During the Civil War, generals used telegraphs to communicate with each other. But they also intercepted morse code messages sent by rivals, or sent out morse code signals with disinformation meant to deceive the enemy. Some private individuals figured out how to do this, too. In 1864, a stockbroker named D.C. Williams became the first person convicted of wiretapping after he intercepted corporate messages and sold them to stock traders.
Yet there was an even simpler way to monitor these messages. Western Union always made at least two copies of the telegraphs it transcribed: one for the recipient, and another to keep on file. To see the copy on file, all you had to do to was have a contact inside the company.
This is what happened during the contested 1876 presidential election between Democrat Samuel Tilden and Republican Rutherford B. Hayes. Early results favored Tilden, but in an effort to prevent Hayes from conceding, Western Union (which was pro-Hayes) decided to leak a telegram to the New York Times (also pro-Hayes). The telegram revealed that Democrats weren’t yet certain they had won. The New York Times shared this information with the GOP, which decided to keep pushing for a Hayes victory, writes Tim Wu in his book, The Master Switch.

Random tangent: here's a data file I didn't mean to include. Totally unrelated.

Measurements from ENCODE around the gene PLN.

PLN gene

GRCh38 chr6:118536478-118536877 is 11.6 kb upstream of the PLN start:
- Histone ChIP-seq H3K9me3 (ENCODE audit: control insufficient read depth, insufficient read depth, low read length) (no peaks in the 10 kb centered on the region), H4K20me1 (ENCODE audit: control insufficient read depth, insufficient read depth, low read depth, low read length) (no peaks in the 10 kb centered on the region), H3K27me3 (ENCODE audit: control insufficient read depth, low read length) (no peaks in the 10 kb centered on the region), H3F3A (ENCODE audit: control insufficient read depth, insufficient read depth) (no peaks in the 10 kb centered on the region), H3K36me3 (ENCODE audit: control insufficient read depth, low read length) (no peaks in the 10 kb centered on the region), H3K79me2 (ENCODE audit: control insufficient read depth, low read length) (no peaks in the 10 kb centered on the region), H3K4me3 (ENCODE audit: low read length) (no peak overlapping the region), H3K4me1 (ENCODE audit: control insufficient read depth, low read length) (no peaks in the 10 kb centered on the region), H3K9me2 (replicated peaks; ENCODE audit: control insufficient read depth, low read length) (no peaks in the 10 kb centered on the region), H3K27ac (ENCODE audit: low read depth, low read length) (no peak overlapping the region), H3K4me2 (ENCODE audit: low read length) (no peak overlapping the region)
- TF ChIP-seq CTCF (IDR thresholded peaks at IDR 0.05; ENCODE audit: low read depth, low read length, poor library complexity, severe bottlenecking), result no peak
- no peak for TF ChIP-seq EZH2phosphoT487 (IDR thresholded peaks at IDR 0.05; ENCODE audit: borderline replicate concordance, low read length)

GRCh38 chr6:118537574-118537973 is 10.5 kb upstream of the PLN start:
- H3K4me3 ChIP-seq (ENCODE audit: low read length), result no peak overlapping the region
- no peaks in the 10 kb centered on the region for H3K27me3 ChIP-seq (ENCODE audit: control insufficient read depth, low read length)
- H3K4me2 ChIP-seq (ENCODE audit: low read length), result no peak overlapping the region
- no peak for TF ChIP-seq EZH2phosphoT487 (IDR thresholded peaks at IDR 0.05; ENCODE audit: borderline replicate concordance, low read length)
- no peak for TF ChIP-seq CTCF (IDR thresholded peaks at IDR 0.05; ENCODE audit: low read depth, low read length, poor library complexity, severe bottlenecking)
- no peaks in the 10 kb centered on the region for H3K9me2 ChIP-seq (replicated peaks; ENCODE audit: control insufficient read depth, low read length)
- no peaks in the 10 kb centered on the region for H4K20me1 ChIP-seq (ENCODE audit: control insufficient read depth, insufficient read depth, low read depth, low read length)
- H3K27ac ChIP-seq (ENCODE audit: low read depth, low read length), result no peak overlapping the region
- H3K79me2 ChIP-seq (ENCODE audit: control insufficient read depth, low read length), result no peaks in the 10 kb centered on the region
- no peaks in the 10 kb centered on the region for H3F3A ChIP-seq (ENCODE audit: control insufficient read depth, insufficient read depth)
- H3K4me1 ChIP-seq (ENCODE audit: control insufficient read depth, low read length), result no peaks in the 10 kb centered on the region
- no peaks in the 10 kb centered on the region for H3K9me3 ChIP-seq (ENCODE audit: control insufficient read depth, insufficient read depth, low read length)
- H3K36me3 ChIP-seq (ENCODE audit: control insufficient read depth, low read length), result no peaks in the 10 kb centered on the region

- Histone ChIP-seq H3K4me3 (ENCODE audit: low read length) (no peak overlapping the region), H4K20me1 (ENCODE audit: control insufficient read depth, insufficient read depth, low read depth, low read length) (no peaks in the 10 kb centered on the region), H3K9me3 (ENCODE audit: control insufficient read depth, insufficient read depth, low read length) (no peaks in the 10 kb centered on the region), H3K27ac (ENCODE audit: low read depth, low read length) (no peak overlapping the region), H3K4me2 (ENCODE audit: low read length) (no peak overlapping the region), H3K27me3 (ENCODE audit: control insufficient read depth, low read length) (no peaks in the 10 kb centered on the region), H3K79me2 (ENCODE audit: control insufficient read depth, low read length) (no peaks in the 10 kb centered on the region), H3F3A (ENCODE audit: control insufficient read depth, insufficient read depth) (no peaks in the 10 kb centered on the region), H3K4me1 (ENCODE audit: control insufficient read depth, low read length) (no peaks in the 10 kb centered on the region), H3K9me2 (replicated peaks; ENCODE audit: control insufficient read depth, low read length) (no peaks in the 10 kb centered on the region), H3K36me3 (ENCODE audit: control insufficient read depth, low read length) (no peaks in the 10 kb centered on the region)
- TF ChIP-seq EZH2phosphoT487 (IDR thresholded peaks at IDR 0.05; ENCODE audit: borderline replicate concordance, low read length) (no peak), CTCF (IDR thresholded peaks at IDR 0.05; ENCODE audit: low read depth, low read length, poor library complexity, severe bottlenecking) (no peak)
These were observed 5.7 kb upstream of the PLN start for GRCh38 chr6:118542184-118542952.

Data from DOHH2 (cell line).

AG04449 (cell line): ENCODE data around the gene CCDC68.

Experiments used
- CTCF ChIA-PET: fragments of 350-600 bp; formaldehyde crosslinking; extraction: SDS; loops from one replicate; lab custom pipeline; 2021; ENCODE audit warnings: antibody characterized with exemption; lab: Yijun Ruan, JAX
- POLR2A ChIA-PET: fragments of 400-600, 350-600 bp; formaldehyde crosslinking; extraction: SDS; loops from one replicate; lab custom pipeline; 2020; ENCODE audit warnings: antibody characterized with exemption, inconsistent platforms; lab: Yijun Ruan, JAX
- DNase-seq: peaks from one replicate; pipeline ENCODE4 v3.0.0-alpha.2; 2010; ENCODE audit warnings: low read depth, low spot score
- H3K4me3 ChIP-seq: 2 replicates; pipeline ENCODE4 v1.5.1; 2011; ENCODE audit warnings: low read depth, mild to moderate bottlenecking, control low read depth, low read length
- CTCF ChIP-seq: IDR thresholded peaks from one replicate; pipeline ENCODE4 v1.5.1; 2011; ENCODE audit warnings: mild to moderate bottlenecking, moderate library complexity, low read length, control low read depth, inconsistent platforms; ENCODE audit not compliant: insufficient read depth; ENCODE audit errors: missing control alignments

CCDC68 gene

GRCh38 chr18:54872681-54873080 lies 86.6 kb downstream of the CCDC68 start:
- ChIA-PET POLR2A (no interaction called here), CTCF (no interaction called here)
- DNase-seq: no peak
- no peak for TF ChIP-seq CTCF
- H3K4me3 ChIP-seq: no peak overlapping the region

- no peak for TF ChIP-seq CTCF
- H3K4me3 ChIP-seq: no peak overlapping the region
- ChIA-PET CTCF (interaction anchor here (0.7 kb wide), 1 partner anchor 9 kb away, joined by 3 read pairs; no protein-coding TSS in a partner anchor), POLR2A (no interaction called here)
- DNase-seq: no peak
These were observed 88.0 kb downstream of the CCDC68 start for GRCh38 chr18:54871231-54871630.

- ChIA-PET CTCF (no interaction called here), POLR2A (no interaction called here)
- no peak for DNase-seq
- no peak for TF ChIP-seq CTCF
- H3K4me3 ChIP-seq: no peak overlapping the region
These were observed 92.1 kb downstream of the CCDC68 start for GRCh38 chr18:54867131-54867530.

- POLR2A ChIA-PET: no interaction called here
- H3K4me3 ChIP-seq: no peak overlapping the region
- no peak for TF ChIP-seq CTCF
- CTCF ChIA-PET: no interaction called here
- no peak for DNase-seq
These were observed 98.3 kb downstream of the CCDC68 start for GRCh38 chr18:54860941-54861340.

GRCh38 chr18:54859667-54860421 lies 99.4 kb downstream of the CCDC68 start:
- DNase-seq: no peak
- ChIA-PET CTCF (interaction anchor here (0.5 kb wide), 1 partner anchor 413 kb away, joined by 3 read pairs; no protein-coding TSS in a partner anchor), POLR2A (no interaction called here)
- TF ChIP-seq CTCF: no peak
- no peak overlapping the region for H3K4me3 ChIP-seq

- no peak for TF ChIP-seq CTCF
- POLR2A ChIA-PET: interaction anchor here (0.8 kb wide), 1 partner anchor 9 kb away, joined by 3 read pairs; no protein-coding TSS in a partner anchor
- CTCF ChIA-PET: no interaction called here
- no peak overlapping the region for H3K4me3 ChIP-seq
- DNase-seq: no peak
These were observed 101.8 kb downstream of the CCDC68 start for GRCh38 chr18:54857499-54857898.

In the end, Hayes lost the popular vote and won the electoral college by only one vote. But the results were contested for several months, and led Congress to subpoena Western Union telegrams from both parties—an early instance of the federal government asking a private communications company to turn over multiple records.